In this month’s Pit Blog, Rob weighed in with his concerns about Vista’s restore points. I have a bone to pick with Microsoft about this as well, from a slightly different perspective.
When Microsoft came up with six versions of Vista (Starter, Home Basic, Home Premium, Business, Enterprise, and Ultimate), they needed to offer the $200 Windows Vista Home Basic as an entry-level product, but hold back features so many users will crave an upgrade to the $400 Windows Vista Ultimate. To some extent, that’s just good old-fashioned marketing at work. In at least one case, though, Microsoft’s feature partitioning has resulted in a situation where users lose control of their own data.
In Vista Home Basic and Vista Home Premium, Microsoft left out the feature called Previous Versions. It saves older versions of documents and files, so for example you can rescue yesterday’s copy of a budget spreadsheet if you clobbered and saved it today. In Vista Business, Enterprise, or Ultimate, you access Previous Versions by right-clicking on a file or folder and selecting Properties. If any backups are available, one of the tabs shown will be Previous Versions and you can retrieve those older versions.
Like Windows XP before it, all versions of Windows Vista include System Restore to undo changes to system files and settings but leave user data files untouched. The Previous Versions feature is like System Restore for your own files, but you get to choose the particular files that are restored. Both System Restore and Previous Versions take advantage of a Vista system service called Volume Shadow Copy. This makes perfect technical sense; both features essentially take snapshots of disk activity so that a file can be restored to an older version.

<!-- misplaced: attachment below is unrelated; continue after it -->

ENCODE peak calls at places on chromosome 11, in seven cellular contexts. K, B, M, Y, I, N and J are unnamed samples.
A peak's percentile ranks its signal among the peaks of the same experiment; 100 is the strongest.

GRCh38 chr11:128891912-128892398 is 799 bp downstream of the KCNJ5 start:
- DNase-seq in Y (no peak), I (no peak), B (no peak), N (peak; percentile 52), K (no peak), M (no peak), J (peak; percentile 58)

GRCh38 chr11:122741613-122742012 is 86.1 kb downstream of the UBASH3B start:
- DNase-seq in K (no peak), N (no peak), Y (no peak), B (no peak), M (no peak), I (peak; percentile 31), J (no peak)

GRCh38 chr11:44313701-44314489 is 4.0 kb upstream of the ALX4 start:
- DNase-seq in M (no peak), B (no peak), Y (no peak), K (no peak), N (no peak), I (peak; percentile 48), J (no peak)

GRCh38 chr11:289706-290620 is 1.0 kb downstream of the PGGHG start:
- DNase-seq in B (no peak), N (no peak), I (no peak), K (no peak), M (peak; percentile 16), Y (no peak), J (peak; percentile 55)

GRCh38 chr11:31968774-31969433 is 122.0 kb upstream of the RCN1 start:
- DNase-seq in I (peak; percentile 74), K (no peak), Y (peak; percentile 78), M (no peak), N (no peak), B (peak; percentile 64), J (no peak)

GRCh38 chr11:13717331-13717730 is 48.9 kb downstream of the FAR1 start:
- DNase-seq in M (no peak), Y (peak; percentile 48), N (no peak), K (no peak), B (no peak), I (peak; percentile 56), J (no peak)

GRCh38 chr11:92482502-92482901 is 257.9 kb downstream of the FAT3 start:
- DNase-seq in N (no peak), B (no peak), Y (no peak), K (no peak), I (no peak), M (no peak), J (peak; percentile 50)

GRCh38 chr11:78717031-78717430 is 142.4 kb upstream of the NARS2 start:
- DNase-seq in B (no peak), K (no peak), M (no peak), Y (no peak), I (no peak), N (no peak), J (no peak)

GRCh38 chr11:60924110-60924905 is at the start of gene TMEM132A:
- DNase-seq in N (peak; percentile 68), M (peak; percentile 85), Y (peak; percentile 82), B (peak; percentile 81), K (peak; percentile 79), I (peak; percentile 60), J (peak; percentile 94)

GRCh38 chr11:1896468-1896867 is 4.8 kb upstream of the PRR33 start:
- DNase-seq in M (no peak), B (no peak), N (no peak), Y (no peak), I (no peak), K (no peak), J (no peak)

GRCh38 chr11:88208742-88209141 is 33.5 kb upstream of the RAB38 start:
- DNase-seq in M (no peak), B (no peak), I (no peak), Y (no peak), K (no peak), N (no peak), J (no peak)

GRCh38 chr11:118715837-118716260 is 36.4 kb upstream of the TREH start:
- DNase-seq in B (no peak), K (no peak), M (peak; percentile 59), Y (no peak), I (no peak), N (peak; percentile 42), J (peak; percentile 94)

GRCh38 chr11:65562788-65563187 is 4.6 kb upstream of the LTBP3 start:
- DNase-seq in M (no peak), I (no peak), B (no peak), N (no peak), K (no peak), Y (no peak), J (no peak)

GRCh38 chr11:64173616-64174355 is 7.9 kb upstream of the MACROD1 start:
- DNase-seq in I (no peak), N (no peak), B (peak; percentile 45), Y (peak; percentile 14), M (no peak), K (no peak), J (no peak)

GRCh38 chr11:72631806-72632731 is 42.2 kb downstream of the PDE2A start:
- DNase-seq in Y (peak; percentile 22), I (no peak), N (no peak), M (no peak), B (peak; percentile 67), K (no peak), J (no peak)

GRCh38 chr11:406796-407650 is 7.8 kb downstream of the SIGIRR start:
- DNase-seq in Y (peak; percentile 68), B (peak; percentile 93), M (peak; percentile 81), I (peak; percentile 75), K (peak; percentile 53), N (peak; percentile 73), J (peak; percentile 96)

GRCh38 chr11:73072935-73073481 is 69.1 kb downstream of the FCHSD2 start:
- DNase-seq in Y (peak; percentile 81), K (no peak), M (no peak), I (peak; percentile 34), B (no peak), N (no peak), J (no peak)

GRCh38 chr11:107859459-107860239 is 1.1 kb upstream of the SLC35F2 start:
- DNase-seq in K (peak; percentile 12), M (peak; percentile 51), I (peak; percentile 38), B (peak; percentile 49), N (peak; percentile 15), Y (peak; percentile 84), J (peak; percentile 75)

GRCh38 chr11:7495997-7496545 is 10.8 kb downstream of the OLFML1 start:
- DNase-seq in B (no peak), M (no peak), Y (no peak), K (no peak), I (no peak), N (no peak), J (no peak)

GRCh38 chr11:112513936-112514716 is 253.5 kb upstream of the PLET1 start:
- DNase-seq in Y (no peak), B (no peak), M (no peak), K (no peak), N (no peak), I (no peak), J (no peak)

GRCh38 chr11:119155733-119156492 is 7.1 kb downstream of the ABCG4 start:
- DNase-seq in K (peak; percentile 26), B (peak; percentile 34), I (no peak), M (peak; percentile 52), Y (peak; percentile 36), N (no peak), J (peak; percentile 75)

Unfortunately, this is where the feature-cleavers in Microsoft’s marketing department went crazy. Even though the Home Basic and Home Premium versions of Vista are backing up all files including user data files, users can’t access the backups of their own data. Want proof that the backups are there? Use Microsoft’s Windows Anytime Upgrade feature to upgrade from Home to Ultimate. When we did that, the Previous Versions tab appeared and revealed changes to data files that were made before the upgrade occurred.
Previous Versions has other problematic behaviors. Vista grabs 15 percent of each drive to archive the combination of user data and system files, with just a cryptic command line interface to change the number. There is no way to selectively add or remove a file or folder from the backup; someone could easily find an old version of a file that you thought you had removed for good. Unfortunately, it’s a package deal; you must take it all or nothing at all. Disabling Previous Versions removes user data backups, but it also disables System Restore and deletes all restore points.
Vista users may have to live with these design tradeoffs, but Microsoft’s decision to intentionally hide backups of user data is just plain wrong. If Vista keeps backups of user data, the user is entitled to see, use, and remove them. Users shouldn’t need an expensive upgrade to Vista Ultimate just to rescue their data backups. Microsoft should either make Previous Versions available on the Home editions or change Volume Shadow Copy so that user files are not saved when the Previous Versions feature has been hidden.
There is perhaps one other option, suggested by my business partner Charlie “Knuckles” McGee: Windows Vista Document Ransom Edition. That would add just the Previous Versions feature, for a “minimal” fee. After all, you have such nice-looking documents…it would be a shame for anything to happen to them.
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